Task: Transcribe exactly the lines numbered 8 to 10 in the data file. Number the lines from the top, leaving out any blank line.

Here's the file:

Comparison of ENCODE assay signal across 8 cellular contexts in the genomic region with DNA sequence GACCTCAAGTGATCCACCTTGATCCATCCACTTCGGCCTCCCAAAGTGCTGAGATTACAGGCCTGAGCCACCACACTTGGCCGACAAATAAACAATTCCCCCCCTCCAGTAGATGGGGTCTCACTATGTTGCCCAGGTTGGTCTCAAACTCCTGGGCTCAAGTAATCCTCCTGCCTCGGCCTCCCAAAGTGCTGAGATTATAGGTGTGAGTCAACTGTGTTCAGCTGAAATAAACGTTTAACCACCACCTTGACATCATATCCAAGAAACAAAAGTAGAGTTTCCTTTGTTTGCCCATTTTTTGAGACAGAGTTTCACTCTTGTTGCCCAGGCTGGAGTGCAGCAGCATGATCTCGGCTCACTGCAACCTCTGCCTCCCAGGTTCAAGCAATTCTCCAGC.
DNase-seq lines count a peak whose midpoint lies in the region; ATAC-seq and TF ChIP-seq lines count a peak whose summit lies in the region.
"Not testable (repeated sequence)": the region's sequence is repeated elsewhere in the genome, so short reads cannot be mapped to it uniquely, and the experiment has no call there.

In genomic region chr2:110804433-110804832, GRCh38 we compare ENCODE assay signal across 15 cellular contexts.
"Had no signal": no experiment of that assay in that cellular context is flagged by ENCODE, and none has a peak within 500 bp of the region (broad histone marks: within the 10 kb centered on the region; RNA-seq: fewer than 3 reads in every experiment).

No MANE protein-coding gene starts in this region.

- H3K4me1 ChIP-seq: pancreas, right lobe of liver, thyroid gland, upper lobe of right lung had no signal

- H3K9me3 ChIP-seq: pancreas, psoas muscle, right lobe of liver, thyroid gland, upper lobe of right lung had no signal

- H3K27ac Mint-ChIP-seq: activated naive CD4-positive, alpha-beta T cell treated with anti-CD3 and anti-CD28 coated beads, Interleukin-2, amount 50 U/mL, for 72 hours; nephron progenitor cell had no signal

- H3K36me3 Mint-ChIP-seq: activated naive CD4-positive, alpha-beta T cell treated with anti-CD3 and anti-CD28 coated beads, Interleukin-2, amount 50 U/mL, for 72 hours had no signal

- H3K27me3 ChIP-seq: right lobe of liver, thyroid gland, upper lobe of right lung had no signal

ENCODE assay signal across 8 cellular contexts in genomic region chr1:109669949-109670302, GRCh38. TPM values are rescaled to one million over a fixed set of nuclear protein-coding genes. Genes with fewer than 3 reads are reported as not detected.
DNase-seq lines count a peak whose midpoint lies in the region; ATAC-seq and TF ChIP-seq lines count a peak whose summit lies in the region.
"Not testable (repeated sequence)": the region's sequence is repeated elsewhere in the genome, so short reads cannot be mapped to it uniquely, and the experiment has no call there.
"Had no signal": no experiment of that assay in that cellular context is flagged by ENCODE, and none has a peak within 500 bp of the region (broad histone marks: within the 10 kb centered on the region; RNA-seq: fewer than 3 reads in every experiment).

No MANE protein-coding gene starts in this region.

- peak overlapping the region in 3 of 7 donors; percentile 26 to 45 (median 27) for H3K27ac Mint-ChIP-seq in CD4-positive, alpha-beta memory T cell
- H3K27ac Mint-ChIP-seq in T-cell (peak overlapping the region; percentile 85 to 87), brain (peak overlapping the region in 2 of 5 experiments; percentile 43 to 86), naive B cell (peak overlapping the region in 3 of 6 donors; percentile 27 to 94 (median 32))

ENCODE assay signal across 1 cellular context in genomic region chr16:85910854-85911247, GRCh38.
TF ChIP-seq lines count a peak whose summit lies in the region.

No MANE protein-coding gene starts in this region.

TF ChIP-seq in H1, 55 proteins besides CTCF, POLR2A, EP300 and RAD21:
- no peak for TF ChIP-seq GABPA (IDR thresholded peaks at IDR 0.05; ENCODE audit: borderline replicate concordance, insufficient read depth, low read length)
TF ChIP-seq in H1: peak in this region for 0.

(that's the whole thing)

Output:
- H3K9me3 ChIP-seq: pancreas, psoas muscle, right lobe of liver, thyroid gland, upper lobe of right lung had no signal

- H3K27ac Mint-ChIP-seq: activated naive CD4-positive, alpha-beta T cell treated with anti-CD3 and anti-CD28 coated beads, Interleukin-2, amount 50 U/mL, for 72 hours; nephron progenitor cell had no signal

- H3K36me3 Mint-ChIP-seq: activated naive CD4-positive, alpha-beta T cell treated with anti-CD3 and anti-CD28 coated beads, Interleukin-2, amount 50 U/mL, for 72 hours had no signal